HIV AIDS and Young Age Widowhood in Sub-Saharan Africa
JACOB A. ADETUNJI
JHHSA, Vol. 24 No. 3, (2001)
This article investigates a probable hidden consequence of high rates of
HIV infection and AIDS deaths—an apparently rising proportion of
women aged below 50 years who are widowed. It is assumed that young
widows who remain unmarried and are sexually active may widely
disseminate HIV infection if they are seropositive and do not use
condoms. Data from eight nationally representative social surveys in
sub-Saharan Africa are analyzed. Four of the surveys are from countries
with high HIV prevalence rates (about 10% of adults are HIV positive)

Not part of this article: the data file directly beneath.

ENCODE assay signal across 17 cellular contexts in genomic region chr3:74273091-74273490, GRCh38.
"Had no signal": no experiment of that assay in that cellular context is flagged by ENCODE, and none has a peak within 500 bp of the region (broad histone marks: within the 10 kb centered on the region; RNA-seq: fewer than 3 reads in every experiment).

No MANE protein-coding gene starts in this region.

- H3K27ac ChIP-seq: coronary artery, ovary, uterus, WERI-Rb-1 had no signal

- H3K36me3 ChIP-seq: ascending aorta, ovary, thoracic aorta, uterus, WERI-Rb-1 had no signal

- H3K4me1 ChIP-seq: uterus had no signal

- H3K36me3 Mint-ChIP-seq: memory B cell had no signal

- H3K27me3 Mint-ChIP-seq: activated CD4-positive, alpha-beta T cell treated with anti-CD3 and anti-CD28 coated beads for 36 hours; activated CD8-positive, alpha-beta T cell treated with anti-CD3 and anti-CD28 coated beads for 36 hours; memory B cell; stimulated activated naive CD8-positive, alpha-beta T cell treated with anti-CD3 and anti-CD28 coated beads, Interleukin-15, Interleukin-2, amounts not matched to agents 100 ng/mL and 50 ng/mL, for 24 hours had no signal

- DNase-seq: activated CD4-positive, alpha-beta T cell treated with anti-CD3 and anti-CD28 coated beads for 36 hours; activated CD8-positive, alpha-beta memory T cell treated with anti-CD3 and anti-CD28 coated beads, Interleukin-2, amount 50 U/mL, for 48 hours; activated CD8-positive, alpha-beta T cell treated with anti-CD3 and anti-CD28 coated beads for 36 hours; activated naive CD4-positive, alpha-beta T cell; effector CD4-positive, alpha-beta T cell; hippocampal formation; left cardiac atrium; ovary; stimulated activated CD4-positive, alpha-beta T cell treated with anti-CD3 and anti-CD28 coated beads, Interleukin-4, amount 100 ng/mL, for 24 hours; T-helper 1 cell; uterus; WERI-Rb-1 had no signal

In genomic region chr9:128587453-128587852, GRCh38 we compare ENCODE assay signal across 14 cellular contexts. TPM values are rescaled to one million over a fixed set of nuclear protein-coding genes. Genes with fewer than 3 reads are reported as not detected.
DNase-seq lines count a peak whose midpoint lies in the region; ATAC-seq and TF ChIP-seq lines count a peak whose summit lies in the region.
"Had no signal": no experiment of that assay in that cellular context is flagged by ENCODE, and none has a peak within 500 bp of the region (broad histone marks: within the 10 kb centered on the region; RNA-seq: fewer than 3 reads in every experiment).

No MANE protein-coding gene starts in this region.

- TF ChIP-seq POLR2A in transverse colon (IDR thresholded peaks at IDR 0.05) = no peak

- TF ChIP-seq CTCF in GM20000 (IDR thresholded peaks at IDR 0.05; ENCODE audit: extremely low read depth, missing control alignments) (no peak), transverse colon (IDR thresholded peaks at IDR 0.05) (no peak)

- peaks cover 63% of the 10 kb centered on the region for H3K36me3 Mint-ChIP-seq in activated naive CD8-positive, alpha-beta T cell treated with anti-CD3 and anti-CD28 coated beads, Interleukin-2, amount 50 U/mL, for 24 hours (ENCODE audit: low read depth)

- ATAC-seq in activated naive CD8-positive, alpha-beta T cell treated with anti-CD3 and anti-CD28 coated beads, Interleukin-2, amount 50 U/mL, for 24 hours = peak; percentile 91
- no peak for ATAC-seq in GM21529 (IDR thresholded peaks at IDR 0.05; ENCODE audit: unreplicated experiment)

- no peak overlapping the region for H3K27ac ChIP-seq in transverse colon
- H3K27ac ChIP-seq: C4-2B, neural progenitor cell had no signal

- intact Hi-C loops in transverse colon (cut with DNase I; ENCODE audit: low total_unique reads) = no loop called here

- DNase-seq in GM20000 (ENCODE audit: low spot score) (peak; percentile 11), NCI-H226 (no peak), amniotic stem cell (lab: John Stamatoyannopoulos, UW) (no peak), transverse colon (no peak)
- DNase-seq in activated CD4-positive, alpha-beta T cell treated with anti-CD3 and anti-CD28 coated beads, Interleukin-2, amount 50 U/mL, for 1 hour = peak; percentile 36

and the other four surveys are from countries with relatively low
prevalence rates (about 2% of adults are HIV positive). The proportion of
young widows in six countries with relevant data are calculated and
compared over time. The results show that the proportion of young
widows is higher in countries with high HIV prevalence rates than in
countries with low prevalence rates. Moreover, while the proportion of
young widows decreased in countries with low HIV prevalence rates, the
proportion increased in high-prevalence countries. The implications of
these results for research policy in Sub-Saharan Africa are discussed.
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